A report produced for the Communications Network urges foundations to make more use of Web 2.0 technologies in order to more effectively engage the public in their work and to have greater programmatic impact.
According to the authors of Come on in. The water’s fine. An exploration of Web 2.0 technology and its emerging impact on foundation communications, foundations that have adopted new and still emerging forms of digital communications—interactive Web sites, blogs, wikis, and social networking applications—are finding that they offer “opportunities for focused convenings and conversations, lend themselves to interactions with and among grantees, and are an effective story-telling medium.” The report’s authors, David Brotherton and Cynthia Scheiderer, of Brotherton Strategies, who spent nearly a year exploring how foundations are using new media, add that “electronic communications create an opportunity to connect people who are interested in an issue with each other and the grantees working on the issue.”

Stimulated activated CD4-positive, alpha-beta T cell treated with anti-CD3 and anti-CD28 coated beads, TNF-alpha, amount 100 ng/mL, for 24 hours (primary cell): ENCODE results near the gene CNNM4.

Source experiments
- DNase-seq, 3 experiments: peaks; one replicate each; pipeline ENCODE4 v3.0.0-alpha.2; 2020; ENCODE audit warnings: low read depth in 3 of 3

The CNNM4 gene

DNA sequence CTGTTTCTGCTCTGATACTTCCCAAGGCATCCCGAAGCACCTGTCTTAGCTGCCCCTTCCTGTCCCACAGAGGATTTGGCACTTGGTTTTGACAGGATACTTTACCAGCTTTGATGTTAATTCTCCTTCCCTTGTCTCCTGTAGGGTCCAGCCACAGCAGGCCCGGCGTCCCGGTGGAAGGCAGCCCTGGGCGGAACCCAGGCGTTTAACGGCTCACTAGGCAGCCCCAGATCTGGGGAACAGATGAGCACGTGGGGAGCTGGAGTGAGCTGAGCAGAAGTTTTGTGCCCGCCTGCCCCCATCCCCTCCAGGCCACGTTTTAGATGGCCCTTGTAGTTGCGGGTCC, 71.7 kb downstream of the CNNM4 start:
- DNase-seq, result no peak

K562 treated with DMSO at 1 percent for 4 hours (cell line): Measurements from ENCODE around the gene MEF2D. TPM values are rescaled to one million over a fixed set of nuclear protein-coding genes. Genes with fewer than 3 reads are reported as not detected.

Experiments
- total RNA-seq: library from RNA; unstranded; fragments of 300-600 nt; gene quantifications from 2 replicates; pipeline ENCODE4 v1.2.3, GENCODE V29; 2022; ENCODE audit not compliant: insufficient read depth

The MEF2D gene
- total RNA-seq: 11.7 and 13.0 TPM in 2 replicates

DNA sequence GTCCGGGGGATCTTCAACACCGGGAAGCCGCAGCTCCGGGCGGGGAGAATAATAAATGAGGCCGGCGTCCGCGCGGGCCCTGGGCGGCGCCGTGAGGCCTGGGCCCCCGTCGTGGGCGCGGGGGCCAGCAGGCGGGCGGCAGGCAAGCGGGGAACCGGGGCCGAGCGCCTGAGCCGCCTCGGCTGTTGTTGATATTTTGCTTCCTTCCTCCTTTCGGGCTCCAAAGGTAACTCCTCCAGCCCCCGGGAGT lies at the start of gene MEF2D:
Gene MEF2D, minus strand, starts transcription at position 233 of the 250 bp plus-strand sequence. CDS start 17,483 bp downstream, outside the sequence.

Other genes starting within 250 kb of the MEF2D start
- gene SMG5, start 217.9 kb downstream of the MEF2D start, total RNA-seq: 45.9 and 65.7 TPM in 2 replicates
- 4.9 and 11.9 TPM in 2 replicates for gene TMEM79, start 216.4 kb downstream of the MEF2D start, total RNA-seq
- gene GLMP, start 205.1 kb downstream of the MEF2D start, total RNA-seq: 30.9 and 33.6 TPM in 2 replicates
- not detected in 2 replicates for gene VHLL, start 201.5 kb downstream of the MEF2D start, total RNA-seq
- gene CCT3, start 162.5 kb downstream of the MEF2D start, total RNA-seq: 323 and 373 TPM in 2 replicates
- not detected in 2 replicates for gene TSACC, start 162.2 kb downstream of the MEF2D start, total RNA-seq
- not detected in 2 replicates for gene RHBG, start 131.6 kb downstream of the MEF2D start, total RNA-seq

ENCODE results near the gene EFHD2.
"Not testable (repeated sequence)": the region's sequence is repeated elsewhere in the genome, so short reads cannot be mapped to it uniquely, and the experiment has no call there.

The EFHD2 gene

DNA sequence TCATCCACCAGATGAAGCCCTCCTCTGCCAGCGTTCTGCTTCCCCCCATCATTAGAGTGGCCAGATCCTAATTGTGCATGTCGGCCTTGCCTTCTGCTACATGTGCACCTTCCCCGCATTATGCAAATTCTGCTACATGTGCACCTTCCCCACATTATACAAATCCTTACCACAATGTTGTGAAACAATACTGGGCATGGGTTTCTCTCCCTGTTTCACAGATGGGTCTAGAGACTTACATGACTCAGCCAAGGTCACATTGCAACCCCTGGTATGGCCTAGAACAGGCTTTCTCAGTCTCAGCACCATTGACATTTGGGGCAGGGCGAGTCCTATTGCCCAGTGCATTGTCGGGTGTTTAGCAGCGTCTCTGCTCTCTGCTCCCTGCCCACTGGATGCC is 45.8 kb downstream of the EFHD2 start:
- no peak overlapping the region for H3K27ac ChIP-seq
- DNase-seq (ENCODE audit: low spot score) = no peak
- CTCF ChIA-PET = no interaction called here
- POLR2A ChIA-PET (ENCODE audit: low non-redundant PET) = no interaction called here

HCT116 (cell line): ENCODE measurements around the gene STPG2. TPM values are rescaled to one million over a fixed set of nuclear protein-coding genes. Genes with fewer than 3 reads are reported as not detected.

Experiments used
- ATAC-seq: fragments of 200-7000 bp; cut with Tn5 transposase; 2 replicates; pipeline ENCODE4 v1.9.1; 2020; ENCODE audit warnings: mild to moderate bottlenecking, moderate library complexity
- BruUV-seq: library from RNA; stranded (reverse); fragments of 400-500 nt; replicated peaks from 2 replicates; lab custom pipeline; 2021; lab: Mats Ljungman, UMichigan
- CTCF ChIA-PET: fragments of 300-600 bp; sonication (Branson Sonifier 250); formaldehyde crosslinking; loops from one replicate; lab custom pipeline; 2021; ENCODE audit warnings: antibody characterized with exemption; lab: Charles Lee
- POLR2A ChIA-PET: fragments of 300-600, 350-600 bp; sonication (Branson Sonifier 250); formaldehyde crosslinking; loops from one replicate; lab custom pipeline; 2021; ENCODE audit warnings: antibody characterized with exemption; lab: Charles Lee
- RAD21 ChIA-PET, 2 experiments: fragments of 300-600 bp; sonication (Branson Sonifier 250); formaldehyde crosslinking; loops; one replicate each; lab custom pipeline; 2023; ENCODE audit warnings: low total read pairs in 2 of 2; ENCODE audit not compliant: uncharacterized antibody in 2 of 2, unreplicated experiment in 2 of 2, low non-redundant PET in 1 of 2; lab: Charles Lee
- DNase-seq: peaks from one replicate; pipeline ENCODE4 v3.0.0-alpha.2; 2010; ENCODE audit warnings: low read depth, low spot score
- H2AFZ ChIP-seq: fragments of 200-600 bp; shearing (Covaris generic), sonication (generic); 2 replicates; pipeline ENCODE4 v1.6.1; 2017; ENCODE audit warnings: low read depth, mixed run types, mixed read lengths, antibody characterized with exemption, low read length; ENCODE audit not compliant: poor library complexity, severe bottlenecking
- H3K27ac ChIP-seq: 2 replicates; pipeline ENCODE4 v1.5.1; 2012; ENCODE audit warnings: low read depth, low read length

The report also acknowledges that the new technologies raise skepticism and concern among foundations. They include the “worry of losing control over the foundation’s message, allowing more staff members to represent the foundation in a more public way, opening the flood gates of grant requests or the headache of a forum gone bad with unwanted or inappropriate posts.”
Still, the report urges foundations to put aside their worries and make even more forceful use of new media applications and tools. The report argues that whatever is “lost in message control will be more than made up for by the opportunity to engage audiences in new ways, with greater programmatic impact.”
Something for us all to keep in mind; not just foundations.